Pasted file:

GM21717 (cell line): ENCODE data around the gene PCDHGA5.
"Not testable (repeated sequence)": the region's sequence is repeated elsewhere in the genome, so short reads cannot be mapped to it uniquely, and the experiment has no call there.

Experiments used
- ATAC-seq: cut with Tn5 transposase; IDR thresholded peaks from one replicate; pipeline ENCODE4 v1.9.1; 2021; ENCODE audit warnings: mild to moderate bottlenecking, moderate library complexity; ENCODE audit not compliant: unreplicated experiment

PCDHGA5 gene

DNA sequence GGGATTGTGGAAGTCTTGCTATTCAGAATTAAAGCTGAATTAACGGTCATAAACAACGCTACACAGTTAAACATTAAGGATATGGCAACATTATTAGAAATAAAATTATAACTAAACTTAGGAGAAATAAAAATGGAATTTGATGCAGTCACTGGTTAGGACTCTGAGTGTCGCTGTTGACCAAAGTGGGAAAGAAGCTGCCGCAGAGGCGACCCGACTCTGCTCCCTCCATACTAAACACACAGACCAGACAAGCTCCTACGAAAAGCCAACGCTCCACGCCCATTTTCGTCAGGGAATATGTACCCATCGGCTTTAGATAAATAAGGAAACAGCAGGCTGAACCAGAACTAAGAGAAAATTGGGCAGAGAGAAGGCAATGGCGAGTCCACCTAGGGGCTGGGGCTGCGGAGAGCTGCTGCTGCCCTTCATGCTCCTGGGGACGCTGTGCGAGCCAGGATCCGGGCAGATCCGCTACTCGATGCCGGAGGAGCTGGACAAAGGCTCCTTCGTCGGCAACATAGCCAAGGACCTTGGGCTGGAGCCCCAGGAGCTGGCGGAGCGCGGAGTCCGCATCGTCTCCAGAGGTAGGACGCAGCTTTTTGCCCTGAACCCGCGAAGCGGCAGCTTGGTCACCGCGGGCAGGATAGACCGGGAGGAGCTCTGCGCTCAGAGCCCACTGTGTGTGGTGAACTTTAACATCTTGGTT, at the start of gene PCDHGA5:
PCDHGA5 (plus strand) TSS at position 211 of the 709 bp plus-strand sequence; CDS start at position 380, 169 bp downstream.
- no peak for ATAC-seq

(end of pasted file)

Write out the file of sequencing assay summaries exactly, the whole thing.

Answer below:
GM21717 (cell line): ENCODE data around the gene PCDHGA5.
"Not testable (repeated sequence)": the region's sequence is repeated elsewhere in the genome, so short reads cannot be mapped to it uniquely, and the experiment has no call there.

Experiments used
- ATAC-seq: cut with Tn5 transposase; IDR thresholded peaks from one replicate; pipeline ENCODE4 v1.9.1; 2021; ENCODE audit warnings: mild to moderate bottlenecking, moderate library complexity; ENCODE audit not compliant: unreplicated experiment

PCDHGA5 gene

DNA sequence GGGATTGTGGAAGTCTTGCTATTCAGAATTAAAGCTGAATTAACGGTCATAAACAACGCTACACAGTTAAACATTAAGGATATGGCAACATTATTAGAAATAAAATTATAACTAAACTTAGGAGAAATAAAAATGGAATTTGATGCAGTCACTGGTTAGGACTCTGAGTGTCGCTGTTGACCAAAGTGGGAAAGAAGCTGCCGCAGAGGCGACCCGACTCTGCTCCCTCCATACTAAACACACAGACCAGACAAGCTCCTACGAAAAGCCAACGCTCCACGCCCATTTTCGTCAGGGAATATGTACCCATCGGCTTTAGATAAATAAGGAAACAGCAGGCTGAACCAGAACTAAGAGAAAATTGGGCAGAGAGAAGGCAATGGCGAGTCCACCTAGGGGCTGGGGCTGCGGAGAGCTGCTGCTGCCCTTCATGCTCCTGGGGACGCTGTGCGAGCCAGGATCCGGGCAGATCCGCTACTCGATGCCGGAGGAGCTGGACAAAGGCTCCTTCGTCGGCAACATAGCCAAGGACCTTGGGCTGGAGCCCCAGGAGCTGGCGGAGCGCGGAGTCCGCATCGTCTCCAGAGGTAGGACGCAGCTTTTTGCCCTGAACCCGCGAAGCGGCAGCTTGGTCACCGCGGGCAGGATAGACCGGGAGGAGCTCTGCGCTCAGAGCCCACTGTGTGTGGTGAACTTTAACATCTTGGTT, at the start of gene PCDHGA5:
PCDHGA5 (plus strand) TSS at position 211 of the 709 bp plus-strand sequence; CDS start at position 380, 169 bp downstream.
- no peak for ATAC-seq